I’ve seen many women put on weight after they turn 40, it’s common and there’s a number of reasons why. Very often their hormones are out of balance but growing older can play a part too. But what I see mostly is hormone imbalance. It’s a huge contributor to stubborn weight gain. Huge!
There Is No Perfect Diet
Wherever you’re sitting currently let me be clear. It doesn’t matter if it’s hormone or ‘other reasons’ related weight gain. There is no perfect diet. Keto, Paleo, Low-Fat or Vegan etc. are just labels. The important thing is to set a goal, look at your mindset, work on hormone balance and reduce stress and toxins as these things are KEY to weight loss success. Then kick processed foods, refined carbohydrates and sugar to the kerb and ‘crowd them out’ with vegetables, lean protein and unrefined carbohydrates. It’s real food that will make all the difference. Ensuring your blood sugar levels are stable, your digestion is working well, your thyroid is supported and your cortisol levels are lowered is important too. Cortisol is your ‘stress’ hormone and the higher it is the more your body will resist letting go of excess fat.
My Secret Weapon
Ever since I’ve made intermittent fasting part of my life I’ve been more able to manage my weight and feel far happier with how my clothes are fitting. I’ve said before I’m not perfect by any manner of means and I tend to be most comfortable at the upper level of a healthy weight range as when I get too slender (and as I grow older) it’s not flattering to my face. The other – and probably more important point – is that my health is so much better. And if you’ve read my story about chronic pain, which I now understand was due to inflammation, it gets less and less all the time. In fact, it’s now almost a distant memory.
What Is Intermittent Fasting (IF)?
IF is the practice of having eating ‘windows’ and periods of fasting. There are several ways to do it, I find the easiest and simplest way is the 16:8 process. This involves eating for eight hours and nothing for 16 hours. Some people choose to fast for 12 hours only and that’s definitely the simplest way to begin. I recommend this when you’re starting out as it’s more achievable – the thought of 16 hours without food can be daunting to some people! Others opt for the 5:2 regime which is five days of eating normally and two days where you only eat about 500 calories.
Note: for women, it doesn’t need to be a daily regime. And it probably shouldn’t be. Perhaps try fasting a couple of days a week or every other day and see how you go.
I first became aware of IF when I was at Gwinganna Lifestyle Retreat in Queensland a number of years ago. Gwinganna is a health retreat and it’s their business to keep up to date with the latest information and research for wellness, exercise and nutrition. They noted the amount of research that highlighted that IF was not just a great weight loss tool it also had numerous other health benefits.
Health Benefits of IF:
- Weight loss
- Increased growth hormone
- Improved heart health
- Lower insulin and sugar levels
- Prevention of Alzheimer’s disease
- Reversal of Type 2 diabetes
- Cellular regeneration and repair aka autophagy
- Reduction of inflammatory conditions (as I’ve proved)!
IF and Body Composition/Clinical Health Markers
Impact of IF on health and disease processes
How It Works
I’m sorry, but you can’t decide to take up IF and use your eating window to indulge in potato chips and chocolate. It’s about focusing on health and nutrient-rich foods like green leafies, lean proteins and good fats. I love to pack in the colours of the rainbow and oodles of green. Plus I recommend following the PFF rule: protein, fat and fibre to keep fuller for longer and serve up optimum health. Bonus? Your skin will love you for it and your energy levels go through the roof. And those hormonal symptoms of yours? They will settle down and you can get back to being you again.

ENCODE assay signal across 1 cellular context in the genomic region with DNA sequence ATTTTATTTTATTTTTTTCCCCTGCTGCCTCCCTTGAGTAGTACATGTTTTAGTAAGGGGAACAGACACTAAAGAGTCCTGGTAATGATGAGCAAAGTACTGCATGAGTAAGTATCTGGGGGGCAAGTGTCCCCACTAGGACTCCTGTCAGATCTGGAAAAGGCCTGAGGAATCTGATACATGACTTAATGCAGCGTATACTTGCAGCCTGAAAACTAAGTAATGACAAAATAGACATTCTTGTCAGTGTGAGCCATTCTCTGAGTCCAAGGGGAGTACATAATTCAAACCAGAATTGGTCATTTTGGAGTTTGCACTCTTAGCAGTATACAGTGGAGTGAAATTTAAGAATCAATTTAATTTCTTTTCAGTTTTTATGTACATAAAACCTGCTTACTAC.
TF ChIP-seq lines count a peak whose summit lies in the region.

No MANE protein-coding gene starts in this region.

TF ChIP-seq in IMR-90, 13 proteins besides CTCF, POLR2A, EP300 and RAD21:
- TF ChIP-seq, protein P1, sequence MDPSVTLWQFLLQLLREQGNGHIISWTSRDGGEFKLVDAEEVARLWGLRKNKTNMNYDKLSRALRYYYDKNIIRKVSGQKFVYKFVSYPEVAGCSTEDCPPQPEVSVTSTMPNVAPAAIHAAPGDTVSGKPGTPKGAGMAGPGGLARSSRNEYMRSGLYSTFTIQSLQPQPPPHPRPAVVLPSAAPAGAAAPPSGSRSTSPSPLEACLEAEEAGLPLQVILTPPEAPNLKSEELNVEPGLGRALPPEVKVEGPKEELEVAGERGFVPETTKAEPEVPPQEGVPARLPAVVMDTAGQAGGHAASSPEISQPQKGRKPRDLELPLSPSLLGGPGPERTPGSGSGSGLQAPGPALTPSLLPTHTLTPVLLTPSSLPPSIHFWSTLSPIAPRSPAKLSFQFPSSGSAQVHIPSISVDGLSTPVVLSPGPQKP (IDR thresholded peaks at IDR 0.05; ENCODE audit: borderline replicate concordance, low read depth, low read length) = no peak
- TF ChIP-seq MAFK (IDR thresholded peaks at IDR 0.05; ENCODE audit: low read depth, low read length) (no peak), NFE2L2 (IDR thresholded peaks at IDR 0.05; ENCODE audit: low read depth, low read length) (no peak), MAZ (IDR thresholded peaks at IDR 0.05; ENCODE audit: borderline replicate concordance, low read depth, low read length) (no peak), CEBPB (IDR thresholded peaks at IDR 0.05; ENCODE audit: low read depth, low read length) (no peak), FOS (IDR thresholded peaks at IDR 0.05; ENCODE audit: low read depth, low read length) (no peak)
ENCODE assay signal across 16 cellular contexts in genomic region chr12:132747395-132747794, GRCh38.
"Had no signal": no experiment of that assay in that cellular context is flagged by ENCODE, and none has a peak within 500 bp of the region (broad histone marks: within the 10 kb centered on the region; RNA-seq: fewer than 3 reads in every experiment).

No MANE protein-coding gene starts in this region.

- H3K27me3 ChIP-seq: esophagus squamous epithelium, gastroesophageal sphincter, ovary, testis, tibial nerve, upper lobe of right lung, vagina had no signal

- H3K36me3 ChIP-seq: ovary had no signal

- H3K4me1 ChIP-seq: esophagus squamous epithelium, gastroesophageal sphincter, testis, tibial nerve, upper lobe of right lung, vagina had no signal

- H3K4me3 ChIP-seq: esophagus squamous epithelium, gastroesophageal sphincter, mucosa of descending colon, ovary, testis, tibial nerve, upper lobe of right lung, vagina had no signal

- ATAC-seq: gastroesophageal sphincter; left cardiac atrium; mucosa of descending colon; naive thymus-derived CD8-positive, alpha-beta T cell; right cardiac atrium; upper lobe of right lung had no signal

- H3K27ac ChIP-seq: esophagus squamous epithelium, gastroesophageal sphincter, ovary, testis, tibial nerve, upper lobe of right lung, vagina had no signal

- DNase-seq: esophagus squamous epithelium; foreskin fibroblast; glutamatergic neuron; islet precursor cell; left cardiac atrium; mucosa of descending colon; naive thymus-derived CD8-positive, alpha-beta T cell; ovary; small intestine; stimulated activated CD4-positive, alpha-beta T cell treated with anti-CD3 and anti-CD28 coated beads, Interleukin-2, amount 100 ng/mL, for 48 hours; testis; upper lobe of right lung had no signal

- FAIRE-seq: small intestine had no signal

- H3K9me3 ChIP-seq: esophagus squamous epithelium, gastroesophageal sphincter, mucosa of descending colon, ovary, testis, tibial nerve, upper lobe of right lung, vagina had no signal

For my 16:8 regime, I choose to begin at 10 am and finish at 6 pm or thereabouts because I work at home. If I have an evening catch up with friends or date night I’ll change it to accommodate that or I simply won’t practise IF that day. You might have – say – a family or partner dinner at 7 pm so you could begin earlier and finish later. Or if you work 9-5 and have a commute you could start at 12 midday and finish at 8 pm. The point is it’s up to you.
Close The Kitchen Three To Four Hours Before Bed
The earlier you begin and the earlier you finish the better as several studies show evening eating is one of the bigger contributors to weight gain. That’s why I always recommend not eating anything at least three hours before bed.
Focus On Health Rather Than Weight
Intermittent fasting is more lifestyle than a diet. Historically it’s probably the way we once ate when food wasn’t plentiful and we couldn’t just pop to the supermarket to fill the cupboards. The trick is to focus on your health and not your weight. Load up on all that good stuff we talked about earlier during your eating windows: fresh vegetables and fruit, lean proteins and good fats. You could try it for five days a week or follow it for only one or two, it’s totally your choice. I love that it’s flexible and saves time and money!
One caveat though, IF is not for everyone. If you’re not on top form healthwise, have a chronic disease, an eating disorder, are underweight or are struggling with a very stressful lifestyle it’s probably not a good idea. As with any substantial life changes that affect your wellbeing you should check with your doctor first.
Hope that helps!
Written by Jenna Moore – Youology Founder
If you need an accountability partner to help you lose weight or you’d like to follow a supported online program get in touch with her here.
THANKS FOR STOPPING BY!
YOURS IN HEALTH & HAPPINESS 😀